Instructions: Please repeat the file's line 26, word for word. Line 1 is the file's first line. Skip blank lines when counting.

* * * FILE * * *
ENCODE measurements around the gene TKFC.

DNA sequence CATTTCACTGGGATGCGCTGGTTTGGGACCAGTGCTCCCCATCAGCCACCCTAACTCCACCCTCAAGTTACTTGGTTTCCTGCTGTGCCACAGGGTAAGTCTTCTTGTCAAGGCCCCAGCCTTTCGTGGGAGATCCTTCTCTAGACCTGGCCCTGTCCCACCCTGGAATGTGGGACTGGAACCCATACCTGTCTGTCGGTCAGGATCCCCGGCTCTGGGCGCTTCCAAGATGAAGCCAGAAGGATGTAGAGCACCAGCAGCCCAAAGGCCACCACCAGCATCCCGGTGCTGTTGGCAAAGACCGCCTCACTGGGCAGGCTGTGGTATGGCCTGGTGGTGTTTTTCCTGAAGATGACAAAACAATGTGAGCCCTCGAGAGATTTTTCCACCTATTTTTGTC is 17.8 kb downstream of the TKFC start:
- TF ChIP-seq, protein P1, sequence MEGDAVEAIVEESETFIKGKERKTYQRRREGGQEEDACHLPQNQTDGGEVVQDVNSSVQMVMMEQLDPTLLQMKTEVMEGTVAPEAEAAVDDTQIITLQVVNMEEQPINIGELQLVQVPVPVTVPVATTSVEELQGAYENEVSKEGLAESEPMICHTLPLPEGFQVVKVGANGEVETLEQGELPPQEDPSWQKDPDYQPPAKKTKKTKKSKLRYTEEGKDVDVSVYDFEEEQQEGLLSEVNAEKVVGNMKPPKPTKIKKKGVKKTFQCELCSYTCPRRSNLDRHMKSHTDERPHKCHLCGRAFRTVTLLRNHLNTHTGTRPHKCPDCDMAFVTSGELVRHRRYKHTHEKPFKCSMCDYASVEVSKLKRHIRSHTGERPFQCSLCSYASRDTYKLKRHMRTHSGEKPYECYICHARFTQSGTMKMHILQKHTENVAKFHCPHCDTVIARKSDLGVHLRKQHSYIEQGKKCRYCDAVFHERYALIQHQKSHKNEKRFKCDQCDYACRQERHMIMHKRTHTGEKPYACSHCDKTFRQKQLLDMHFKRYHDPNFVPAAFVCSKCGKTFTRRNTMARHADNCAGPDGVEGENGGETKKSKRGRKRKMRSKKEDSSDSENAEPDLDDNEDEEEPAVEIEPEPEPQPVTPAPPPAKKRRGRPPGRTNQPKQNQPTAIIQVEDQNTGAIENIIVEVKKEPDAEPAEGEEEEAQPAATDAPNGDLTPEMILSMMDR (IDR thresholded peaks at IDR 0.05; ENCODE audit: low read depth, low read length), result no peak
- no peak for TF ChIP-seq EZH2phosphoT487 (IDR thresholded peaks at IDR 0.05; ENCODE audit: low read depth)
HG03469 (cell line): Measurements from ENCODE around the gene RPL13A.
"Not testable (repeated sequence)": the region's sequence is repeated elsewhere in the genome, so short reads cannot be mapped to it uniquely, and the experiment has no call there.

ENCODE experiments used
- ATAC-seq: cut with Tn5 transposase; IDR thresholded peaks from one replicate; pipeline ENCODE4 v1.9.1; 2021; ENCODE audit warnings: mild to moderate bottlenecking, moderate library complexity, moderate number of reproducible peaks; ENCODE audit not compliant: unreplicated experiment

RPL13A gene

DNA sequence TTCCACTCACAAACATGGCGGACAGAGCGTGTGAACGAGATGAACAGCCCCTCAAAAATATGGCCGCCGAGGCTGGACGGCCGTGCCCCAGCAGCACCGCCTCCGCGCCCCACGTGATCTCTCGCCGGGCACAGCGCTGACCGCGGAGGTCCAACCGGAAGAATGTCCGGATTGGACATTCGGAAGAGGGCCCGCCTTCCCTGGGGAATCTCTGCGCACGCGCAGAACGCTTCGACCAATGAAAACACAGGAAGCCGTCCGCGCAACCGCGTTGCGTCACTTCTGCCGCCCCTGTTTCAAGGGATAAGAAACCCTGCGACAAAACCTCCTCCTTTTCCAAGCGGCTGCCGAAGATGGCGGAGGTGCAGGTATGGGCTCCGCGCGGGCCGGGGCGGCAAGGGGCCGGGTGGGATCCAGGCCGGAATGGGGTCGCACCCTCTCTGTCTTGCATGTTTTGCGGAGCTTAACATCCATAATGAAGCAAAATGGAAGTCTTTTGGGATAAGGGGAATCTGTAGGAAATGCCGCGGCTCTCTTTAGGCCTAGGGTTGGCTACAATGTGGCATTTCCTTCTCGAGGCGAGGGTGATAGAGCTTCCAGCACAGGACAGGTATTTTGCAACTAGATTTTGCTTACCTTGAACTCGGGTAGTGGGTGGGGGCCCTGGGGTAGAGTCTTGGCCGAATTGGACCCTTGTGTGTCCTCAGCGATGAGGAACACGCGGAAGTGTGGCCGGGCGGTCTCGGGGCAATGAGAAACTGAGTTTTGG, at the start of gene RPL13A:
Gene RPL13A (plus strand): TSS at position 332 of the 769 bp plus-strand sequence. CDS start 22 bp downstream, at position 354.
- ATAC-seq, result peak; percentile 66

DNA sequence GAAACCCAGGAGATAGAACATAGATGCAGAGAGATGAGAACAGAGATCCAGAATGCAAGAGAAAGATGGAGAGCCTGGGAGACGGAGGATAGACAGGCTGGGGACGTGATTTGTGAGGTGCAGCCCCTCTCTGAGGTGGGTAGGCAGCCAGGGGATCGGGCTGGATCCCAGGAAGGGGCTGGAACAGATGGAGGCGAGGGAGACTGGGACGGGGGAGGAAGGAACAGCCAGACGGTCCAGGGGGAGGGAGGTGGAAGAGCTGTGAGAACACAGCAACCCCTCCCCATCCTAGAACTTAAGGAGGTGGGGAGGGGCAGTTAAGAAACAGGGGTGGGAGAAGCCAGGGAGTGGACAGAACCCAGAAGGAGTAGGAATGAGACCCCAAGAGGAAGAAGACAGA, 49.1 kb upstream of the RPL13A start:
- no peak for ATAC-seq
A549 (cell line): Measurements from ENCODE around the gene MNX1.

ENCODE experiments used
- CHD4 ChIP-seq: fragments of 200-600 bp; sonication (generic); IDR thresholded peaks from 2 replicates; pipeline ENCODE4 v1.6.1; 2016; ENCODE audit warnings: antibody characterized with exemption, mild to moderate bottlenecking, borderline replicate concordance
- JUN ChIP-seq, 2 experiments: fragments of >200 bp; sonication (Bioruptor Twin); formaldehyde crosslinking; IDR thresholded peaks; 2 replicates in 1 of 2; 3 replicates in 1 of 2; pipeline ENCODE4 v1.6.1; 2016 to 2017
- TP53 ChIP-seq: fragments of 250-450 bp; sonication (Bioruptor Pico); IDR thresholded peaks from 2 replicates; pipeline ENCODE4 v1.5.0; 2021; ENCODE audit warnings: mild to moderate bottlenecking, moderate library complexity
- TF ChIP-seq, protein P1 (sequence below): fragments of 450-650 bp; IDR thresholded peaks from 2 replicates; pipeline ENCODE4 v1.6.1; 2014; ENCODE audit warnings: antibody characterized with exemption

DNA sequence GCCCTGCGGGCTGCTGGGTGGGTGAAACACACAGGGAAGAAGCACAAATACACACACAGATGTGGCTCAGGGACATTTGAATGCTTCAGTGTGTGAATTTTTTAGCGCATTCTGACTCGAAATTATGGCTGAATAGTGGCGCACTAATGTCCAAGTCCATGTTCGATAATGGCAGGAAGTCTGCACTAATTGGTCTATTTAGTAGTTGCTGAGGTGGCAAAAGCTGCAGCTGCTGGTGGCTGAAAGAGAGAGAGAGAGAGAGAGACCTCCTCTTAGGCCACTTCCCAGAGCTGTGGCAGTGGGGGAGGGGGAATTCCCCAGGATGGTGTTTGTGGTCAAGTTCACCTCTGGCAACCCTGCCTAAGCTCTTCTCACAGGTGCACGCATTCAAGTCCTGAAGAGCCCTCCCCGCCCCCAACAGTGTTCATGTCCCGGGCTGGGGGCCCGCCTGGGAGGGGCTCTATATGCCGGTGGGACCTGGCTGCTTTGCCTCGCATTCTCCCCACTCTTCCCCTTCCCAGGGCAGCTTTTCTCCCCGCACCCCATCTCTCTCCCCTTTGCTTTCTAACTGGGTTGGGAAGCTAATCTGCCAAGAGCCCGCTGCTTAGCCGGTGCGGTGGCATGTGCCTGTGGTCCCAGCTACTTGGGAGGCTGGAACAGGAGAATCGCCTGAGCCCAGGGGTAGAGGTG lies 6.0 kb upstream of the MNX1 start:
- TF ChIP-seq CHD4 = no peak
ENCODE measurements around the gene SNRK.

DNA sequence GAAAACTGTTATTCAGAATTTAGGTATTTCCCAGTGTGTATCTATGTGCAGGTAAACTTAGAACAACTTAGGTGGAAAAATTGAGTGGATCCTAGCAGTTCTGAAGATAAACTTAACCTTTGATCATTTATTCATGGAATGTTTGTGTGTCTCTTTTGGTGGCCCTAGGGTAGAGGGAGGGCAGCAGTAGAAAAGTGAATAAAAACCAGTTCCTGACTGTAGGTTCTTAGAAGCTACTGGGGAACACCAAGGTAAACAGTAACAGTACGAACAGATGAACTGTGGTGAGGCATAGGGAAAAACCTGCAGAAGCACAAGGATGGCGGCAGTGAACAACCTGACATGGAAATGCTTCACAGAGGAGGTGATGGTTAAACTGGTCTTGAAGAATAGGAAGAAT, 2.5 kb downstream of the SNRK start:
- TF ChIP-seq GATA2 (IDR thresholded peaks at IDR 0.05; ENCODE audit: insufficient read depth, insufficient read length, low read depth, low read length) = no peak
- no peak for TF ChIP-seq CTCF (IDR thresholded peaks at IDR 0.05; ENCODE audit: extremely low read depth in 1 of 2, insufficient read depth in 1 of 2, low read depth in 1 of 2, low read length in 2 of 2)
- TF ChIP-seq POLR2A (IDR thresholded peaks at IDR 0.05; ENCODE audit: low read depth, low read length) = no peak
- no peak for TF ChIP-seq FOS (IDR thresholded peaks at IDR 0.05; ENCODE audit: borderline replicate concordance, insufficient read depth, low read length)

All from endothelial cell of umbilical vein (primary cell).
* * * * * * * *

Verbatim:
- no peak for TF ChIP-seq CTCF (IDR thresholded peaks at IDR 0.05; ENCODE audit: extremely low read depth in 1 of 2, insufficient read depth in 1 of 2, low read depth in 1 of 2, low read length in 2 of 2)